The bill also makes it a crime within 60 days of an election to provide false information to voters with the intent to mislead them or prevent them from voting. H.R. 1 makes that crime punishable for up to five years in prison, a maximum fine of $100,000, or both. 

H.R. 1 also imposed new limits on the political spending of companies with at least a 5 percent foreign government owner or companies who have foreign nationals own at least 20 percent of the company. 

The transparency requirements under the bill are also onerous. 

Mark Hemingway last year wrote, “one of the biggest concerns about the legislation is barely being discussed. HR1 requires so much disclosure of funding sources that, critics say, far from rendering politicians accountable and transparent, it creates a privacy nightmare for ordinary citizens who give to nonprofit organizations.”

“In order to allegedly enlighten voters, HR1 requires these nonprofits to reveal their top five donors of $10,000 or more in TV/video political communications (only the top two would be required for radio or audio-only ads). Already required disclaimers for political advertising cut into the time allotted for messaging, and HR1 also includes other burdensome requirements, such as requiring the CEO of the organization to be personally identified in political communications,” he added.

The Institute For Free Speech also blasted the bill in their analysis.

Iowa’s Democratic U.S. Reps. Abby Finkenauer and Dave Loebsack joined Axne voting for that bill. 

The Supreme Court’s Citizens United decision almost 11 years ago allowed 501(c)(4) social welfare organizations, 501(c)(5) unions, and 501(c)(6) trade associations to spend unlimited amounts of money in elections and they do not have to disclose their donors, which is why these are called “dark money” groups.

What’s fascinating is that Democrats never complain about progressive PACs or unions who also benefit from Citizens United, but only focus on corporate PACs.

The irony is both Greenfield and Axne receive lots of cash from “dark money” groups.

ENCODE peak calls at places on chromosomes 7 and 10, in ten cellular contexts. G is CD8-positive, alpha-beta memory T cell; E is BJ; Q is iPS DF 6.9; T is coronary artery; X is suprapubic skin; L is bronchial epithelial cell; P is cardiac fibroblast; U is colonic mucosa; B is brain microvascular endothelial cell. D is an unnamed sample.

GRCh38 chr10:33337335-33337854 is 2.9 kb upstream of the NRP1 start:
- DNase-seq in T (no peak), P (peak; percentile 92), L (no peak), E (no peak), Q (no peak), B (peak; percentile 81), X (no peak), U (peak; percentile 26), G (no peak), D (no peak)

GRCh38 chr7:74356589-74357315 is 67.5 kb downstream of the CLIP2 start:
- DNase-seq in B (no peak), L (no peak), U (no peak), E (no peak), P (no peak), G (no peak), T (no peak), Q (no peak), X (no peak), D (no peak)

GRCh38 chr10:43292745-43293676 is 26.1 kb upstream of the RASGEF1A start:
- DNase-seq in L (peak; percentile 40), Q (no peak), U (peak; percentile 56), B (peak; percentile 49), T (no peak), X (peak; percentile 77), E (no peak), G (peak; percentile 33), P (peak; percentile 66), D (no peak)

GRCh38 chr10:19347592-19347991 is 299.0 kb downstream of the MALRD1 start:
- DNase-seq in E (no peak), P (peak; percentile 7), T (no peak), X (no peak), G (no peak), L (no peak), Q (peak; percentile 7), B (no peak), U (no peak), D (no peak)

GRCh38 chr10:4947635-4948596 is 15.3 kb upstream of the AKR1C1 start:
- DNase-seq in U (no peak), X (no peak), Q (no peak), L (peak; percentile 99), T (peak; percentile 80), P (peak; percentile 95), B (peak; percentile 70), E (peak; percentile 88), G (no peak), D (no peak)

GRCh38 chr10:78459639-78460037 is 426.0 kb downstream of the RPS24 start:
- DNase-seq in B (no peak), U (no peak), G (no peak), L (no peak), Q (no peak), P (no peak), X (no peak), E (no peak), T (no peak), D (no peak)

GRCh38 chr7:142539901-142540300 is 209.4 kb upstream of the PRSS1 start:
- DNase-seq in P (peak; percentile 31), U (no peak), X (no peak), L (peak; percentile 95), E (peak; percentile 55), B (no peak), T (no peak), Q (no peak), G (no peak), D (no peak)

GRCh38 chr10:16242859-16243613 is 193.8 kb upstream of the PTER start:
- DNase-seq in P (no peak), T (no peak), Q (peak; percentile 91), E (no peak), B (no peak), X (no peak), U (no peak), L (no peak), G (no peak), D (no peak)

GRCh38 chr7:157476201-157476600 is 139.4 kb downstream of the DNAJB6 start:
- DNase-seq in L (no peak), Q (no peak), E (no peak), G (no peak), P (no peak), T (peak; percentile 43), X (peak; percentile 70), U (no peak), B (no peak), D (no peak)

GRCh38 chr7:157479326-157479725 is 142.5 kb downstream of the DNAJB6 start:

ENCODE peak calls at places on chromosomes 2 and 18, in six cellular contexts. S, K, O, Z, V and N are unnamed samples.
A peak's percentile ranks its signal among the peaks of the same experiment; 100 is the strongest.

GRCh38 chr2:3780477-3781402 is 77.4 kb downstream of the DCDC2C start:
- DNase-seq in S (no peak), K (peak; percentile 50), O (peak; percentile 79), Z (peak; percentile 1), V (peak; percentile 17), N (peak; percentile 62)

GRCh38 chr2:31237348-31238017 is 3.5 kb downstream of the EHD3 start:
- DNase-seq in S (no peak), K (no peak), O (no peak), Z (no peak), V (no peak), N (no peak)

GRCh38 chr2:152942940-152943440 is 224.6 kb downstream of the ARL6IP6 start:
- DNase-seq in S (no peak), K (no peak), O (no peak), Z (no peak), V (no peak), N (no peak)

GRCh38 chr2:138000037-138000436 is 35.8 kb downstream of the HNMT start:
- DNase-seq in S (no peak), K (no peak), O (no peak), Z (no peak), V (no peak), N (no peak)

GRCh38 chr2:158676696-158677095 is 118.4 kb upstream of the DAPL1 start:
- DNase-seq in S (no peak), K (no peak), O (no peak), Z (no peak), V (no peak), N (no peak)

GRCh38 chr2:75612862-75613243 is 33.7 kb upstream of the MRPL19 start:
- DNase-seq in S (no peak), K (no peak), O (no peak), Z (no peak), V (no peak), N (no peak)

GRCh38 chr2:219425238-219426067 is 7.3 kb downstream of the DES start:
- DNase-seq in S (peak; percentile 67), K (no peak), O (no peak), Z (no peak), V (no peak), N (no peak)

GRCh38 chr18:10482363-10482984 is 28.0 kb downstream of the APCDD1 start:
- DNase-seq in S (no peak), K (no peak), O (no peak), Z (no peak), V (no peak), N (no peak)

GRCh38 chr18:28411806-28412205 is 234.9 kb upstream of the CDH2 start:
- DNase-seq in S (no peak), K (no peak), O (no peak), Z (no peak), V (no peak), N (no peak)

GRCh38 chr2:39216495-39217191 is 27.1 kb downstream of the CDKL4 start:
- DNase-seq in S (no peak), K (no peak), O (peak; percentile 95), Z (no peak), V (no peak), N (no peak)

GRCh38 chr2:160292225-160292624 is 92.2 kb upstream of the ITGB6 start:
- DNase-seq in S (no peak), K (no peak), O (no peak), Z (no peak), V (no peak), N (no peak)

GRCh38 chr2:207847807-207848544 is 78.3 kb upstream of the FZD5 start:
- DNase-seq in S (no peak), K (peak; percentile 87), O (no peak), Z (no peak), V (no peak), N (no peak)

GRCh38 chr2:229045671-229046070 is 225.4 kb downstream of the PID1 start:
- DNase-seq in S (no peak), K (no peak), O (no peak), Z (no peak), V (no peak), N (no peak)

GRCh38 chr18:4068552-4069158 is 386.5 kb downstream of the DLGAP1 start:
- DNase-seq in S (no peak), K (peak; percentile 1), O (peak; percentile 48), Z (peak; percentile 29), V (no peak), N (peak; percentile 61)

Greenfield, in 2019, accepted $356,012 in PAC contributions making up slightly over 10 percent of her total contributions. While that is less than what U.S. Senator Joni Ernst raised, Greenfield, not Ernst, is the one complaining about “dark money.”

Of Greenfield’s PAC donations, only $5000 could be attributed to a business-related PAC, while $62,500 came from labor interests and $291,012 from progressive groups.

Her largest donor was the abortion-advocacy group EMILY’s List, which donated $85,940. Ironically, End Citizens United gave Greenfield $17,500.

So far, there has been over $29,000 spent by outside “dark money” groups in Iowa’s U.S. Senate campaign opposed to Ernst, expect that increase dramatically as we get closer to November.

Axne received $555,267 in PAC contributions making up over 26 percent of her total donations received in 2019. 

She rails against corporate PACs, but received twice the amount of business-related PAC money than her likely challenger, David Young, did in 2019 – $141,750 compared to Young’s $70,100. Axne also received $107,500 from labor union-connected and labor advocacy PACs and $281,000 from progressive PACs.

Her most significant donor, like Greenfield, is EMILY’s List, who donated $50,982 in 2019, followed by Democracy Engine at $27,200 and JStreetPAC at $26,178. She also received a $10,000 donation from End Citizens United.

So being beholden to corporate interests is terrible, but being beholden to labor unions and the abortion lobby is ok. 

Understood. Look, I don’t care if these candidates take PAC money or not, stop with the hypocrisy. I can respect candidates who rail against “dark money” and reject it. The opposite, I don’t. 

Their philosophy is “dark money” for me, but not for thee.